1 109 22 23 3 65 7 9

To sort numerically, declare your own sort block and use the flying saucer operator <=>:

    #!/usr/bin/perl
    use strict;
    use warnings;

    my @numbers = (23, 1, 22, 7, 109, 9, 65, 3);

    my @sorted_numbers = sort {$a <=> $b} @numbers;
    print "@sorted_numbers\n";

The output would now be:

    1 3 7 9 22 23 65 109

Note that $a and $b do not need to be declared, even with use strict on, because they are special sorting variables.

To find out more, see the tutorial Sorting in perl, or run the command:

    perldoc -f sort
 
 

Using the Perl split() function

Introduction

The split() function is used to split a string into smaller sections. You can split a string on a single character, a group of characers or a regular expression (a pattern).

You can also specify how many pieces to split the string into. This is better explained in the examples below.

Example 1. Splitting on a character

A common use of split() is when parsing data from a file or from another program. In this example, we will split the string on the comma ','. Note that you typically should not use split() to parse CSV (comma separated value) files in case there are commas in your data: use Text::CSV instead.

  #!/usr/bin/perl

  use strict;
  use warnings;

  my $data = 'Becky Alcorn,25,female,Melbourne';

  my @values = split(',', $data);

  foreach my $val (@values) {
    print "$val\n";
  }

  exit 0;

This program produces the following output:

  Becky Alcorn
  25
  female
  Melbourne

Example 2. Splitting on a string

In the same way you use a character to split, you can use a string. In this example, the data is separated by three tildas '~~~'.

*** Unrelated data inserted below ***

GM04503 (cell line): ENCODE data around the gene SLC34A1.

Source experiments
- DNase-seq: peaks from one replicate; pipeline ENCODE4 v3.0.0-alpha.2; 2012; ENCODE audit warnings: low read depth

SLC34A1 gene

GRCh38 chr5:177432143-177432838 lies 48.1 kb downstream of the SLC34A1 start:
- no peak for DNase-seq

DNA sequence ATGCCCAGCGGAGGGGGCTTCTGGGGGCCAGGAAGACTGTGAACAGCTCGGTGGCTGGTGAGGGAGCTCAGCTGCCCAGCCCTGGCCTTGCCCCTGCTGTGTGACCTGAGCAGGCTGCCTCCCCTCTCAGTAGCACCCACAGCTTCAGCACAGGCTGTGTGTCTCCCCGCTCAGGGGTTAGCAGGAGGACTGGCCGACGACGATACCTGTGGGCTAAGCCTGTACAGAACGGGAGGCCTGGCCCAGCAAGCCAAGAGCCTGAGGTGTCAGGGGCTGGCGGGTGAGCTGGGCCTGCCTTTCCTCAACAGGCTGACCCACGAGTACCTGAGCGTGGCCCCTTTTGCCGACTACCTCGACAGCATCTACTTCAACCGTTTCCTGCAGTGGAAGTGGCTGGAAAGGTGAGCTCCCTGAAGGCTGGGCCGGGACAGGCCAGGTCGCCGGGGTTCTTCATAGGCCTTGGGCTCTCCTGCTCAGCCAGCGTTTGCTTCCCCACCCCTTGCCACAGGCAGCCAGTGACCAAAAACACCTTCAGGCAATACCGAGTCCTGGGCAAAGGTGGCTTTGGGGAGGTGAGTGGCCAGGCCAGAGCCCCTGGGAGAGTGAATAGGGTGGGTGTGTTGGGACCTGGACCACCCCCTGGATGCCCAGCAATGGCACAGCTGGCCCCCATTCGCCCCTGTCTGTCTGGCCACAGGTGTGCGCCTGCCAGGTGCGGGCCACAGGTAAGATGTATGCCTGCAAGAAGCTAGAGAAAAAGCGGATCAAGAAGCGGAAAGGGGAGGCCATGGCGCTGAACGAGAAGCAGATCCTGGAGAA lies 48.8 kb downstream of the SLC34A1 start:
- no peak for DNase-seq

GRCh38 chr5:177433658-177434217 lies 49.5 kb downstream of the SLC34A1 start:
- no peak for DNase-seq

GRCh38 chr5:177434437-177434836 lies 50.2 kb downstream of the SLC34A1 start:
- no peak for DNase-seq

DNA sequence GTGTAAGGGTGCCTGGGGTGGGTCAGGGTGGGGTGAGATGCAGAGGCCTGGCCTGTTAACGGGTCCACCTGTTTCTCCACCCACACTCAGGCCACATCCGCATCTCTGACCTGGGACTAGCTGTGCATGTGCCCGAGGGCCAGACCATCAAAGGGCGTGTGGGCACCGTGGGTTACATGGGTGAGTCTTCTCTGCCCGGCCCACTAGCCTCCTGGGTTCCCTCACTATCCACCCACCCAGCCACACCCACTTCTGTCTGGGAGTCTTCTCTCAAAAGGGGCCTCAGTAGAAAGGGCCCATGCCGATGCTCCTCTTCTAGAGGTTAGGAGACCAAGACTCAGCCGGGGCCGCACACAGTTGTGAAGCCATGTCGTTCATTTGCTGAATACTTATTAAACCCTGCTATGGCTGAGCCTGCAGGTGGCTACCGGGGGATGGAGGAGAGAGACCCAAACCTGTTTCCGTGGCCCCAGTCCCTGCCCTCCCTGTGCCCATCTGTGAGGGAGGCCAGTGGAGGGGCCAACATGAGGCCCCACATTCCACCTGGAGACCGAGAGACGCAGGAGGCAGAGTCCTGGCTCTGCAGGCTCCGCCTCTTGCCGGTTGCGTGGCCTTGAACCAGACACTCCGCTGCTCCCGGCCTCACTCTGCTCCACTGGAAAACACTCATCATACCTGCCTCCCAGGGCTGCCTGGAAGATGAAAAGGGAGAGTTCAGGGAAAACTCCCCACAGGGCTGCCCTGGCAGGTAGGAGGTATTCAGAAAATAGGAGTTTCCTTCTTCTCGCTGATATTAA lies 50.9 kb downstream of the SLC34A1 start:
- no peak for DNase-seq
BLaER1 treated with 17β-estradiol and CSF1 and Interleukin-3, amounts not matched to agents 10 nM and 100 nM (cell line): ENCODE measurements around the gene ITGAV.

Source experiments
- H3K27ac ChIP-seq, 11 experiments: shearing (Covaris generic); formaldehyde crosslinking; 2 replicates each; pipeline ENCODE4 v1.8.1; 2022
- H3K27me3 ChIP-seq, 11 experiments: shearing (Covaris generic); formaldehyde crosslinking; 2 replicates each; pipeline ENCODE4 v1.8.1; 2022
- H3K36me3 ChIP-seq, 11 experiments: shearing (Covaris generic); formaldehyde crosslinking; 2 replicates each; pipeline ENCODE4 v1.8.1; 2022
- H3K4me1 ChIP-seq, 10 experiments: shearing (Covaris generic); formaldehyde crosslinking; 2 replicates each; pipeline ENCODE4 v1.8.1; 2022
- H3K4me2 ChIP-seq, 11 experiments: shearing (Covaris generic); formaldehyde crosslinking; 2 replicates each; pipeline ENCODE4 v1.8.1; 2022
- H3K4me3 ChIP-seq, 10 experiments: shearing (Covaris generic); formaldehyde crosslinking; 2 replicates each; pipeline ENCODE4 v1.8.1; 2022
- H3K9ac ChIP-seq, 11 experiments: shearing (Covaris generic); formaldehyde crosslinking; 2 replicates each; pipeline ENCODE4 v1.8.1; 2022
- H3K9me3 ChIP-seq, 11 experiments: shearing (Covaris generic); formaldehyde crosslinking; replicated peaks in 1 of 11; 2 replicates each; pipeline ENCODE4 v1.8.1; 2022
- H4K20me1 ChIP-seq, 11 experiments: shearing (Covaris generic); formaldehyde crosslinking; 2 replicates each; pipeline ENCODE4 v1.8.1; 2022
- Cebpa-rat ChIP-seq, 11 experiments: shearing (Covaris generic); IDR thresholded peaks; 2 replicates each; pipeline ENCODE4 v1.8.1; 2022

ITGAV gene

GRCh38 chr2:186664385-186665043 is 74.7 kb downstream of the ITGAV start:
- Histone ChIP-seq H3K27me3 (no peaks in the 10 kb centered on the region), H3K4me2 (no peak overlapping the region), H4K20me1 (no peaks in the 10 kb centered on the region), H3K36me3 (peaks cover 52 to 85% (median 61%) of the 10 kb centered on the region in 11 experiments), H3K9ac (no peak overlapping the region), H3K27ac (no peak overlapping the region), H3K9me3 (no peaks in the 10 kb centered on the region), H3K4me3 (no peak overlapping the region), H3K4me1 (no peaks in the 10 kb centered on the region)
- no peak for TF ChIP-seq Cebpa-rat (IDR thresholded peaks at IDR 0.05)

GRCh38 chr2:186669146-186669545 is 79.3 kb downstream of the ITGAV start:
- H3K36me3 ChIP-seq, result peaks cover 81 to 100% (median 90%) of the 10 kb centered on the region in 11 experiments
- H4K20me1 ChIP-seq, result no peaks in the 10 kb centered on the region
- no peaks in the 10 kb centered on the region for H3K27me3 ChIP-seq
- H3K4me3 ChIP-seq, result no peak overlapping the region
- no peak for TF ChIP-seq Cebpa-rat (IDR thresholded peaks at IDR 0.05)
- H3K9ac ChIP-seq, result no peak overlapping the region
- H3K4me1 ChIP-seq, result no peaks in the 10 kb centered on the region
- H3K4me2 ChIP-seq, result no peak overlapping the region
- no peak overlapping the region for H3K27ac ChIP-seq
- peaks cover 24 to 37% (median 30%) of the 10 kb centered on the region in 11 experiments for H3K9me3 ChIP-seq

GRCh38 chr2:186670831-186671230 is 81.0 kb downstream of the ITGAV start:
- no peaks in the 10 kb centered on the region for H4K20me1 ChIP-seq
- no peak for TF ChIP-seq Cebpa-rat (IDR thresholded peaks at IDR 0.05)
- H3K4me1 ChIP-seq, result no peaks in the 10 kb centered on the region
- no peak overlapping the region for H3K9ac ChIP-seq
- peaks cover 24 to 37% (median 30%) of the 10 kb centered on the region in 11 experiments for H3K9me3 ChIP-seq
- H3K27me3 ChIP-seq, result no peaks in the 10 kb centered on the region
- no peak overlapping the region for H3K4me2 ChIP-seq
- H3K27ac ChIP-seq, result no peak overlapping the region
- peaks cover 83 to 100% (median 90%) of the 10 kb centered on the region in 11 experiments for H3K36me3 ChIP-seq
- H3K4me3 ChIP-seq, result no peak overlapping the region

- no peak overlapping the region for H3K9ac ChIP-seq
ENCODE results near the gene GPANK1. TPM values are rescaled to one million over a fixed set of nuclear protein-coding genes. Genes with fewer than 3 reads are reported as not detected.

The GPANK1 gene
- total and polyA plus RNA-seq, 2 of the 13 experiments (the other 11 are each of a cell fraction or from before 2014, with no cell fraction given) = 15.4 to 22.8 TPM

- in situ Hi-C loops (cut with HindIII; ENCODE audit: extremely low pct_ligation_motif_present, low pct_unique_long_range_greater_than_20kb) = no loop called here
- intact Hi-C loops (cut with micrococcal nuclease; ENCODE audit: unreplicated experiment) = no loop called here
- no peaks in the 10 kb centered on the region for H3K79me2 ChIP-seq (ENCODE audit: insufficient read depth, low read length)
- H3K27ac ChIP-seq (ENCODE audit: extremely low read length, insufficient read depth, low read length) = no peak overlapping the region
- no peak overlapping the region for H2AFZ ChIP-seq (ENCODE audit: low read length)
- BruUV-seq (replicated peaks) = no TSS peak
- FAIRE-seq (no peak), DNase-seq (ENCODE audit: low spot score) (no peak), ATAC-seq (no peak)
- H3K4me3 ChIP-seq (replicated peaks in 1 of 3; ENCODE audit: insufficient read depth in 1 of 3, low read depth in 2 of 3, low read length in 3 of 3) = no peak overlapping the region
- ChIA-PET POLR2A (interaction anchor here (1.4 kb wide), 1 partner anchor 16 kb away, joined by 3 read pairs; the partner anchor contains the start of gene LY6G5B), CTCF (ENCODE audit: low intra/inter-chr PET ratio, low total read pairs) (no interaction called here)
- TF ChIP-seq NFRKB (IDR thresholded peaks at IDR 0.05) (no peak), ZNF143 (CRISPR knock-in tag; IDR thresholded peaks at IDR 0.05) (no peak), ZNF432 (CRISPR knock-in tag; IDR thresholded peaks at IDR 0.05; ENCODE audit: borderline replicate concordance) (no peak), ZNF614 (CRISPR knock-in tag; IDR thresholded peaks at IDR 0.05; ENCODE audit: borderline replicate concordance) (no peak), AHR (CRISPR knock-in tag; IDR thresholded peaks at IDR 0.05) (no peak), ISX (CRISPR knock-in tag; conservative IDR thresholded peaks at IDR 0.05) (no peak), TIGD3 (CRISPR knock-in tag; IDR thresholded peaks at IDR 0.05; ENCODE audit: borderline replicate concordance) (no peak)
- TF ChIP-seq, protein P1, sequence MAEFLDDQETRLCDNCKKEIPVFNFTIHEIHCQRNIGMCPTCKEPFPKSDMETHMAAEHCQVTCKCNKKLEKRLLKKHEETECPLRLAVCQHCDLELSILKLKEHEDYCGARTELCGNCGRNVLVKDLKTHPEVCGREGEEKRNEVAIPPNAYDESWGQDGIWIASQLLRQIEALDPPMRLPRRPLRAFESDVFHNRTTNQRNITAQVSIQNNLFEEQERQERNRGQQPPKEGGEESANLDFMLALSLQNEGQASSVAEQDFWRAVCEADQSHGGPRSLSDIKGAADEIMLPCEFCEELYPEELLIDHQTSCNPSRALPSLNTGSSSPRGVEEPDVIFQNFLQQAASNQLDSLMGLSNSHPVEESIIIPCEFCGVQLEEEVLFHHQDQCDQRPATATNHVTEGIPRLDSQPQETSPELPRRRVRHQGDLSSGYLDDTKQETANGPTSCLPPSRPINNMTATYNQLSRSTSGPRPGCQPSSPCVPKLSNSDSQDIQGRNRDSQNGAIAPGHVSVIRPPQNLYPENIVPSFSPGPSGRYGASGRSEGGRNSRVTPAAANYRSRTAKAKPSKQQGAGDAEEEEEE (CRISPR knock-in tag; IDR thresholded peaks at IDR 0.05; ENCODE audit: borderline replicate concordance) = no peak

#!/usr/bin/perl

  use strict;
  use warnings;

  my $data = 'Bob the Builder~~~10:30am~~~1,6~~~ABC';

  my @values = split('~~~', $data);

  foreach my $val (@values) {
    print "$val\n";
  }

  exit 0;

This outputs:

  Bob the Builder
  10:30am
  1,6
  ABC

Example 3. Splitting on a pattern

In some cases, you may want to split the string on a pattern (regular expression) or a type of character. We'll assume here that you know a little about regular expressions. In this example we will split on any integer:

  #!/usr/bin/perl

  use strict;
  use warnings;

  my $data = 'Home1Work2Cafe3Work4Home';

  # \d+ matches one or more integer numbers
  my @values = split(/\d+/, $data);

  foreach my $val (@values) {
    print "$val\n";
  }

  exit 0;

The output of this program is:

  Home
  Work
  Cafe
  Work
  Home

Example 4. Splitting on an undefined value

If you split on an undefined value, the string will be split on every character:

  #!/usr/bin/perl

  use strict;
  use warnings;